I say briefly that it is an iniquitous thing that the tax allowance for education should have been reduced from $400 to $150 a child. In a situation of spiralling inflation, reducing the amount to $150 will be an attack on practically everybody who has children at school. There is no question here of attacking children at independent schools, if that is what honourable senators opposite want to attack. If they want a situation in which there is no freedom of choice in the area of education, as in any other area, that is their business. But in this instance they are attacking not only that section of the community which sends its children to independent schools; they are attacking practically everybody who has children at school. Certainly in country areas in New South Wales very often $150 would be eaten up in the cost of bus fares for children travelling to and from school, let alone in the cost of text books, school clothes and so on.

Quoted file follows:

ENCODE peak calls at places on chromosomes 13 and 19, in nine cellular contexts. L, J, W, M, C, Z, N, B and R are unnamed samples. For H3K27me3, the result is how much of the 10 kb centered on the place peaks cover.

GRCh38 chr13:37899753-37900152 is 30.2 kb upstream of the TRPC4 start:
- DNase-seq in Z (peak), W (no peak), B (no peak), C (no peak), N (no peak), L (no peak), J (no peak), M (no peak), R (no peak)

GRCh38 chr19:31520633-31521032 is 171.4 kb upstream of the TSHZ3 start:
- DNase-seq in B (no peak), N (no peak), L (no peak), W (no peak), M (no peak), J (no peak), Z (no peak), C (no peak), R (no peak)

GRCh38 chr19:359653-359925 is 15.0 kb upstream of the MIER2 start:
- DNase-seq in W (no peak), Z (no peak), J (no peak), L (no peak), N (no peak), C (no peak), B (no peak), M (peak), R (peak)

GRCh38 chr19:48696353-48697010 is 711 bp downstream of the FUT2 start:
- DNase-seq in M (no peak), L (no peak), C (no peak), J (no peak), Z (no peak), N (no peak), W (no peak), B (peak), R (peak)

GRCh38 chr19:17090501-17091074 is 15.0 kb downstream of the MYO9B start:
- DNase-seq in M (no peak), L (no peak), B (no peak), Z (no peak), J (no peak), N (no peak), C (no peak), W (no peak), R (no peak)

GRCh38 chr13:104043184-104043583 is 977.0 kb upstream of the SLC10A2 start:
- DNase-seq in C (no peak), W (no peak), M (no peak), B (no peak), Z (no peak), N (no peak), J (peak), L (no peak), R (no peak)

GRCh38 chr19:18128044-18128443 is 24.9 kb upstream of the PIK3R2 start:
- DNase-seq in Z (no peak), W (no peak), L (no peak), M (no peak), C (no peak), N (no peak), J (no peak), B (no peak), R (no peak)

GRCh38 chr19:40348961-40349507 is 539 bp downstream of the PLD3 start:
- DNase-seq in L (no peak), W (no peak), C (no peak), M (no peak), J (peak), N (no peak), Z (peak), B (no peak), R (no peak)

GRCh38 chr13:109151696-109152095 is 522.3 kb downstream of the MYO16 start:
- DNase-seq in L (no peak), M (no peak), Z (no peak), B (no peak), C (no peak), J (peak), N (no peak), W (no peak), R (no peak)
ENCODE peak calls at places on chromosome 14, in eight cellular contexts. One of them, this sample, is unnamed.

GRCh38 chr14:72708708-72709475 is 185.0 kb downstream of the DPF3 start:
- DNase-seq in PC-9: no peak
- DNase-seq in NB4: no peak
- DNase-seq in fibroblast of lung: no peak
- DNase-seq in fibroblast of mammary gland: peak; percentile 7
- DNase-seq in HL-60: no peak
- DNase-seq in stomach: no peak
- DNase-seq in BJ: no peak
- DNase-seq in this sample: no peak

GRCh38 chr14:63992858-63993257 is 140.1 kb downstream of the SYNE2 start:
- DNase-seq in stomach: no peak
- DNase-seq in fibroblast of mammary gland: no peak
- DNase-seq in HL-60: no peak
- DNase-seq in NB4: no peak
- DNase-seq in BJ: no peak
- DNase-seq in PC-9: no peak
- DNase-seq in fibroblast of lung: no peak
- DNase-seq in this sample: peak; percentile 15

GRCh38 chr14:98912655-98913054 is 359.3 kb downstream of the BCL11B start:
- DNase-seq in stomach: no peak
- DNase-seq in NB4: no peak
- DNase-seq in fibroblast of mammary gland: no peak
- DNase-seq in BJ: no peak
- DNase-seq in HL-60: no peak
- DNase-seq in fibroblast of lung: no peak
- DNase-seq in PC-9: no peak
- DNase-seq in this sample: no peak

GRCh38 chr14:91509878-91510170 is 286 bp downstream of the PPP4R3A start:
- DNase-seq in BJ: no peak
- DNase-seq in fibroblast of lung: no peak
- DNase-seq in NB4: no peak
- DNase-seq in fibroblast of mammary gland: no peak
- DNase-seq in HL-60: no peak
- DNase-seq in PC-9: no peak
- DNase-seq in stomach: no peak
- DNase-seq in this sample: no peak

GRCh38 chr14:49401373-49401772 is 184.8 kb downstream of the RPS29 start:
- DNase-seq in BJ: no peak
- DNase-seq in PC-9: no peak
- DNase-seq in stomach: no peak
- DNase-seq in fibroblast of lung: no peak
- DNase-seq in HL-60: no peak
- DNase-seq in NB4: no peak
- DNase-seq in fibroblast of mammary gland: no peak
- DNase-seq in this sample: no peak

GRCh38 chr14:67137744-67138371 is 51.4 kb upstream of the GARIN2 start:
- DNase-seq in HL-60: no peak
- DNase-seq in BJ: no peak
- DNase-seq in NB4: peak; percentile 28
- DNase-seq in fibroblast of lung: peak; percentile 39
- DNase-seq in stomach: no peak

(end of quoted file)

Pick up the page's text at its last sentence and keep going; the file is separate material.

We are living in a world that is crying out for more food. We are living in a world that is crying out for more fuel, but this Government is literally chasing away our capacity to find and develop sources of minerals and energy. We are living in a world that is crying out for more clothing. In this inflationary whirlpool I believe that it is criminal to bring down a Budget which does nothing but ideologically transfer resources to the public sector and which provides no incentive whatsoever for Australians to produce. Indeed, Dr Cairns has said that we must produce our way out of inflation. I have no hesitation whatsoever in supporting this amendment of censure of a Budget which I believe does nothing but create greater difficulties in difficult circumstances.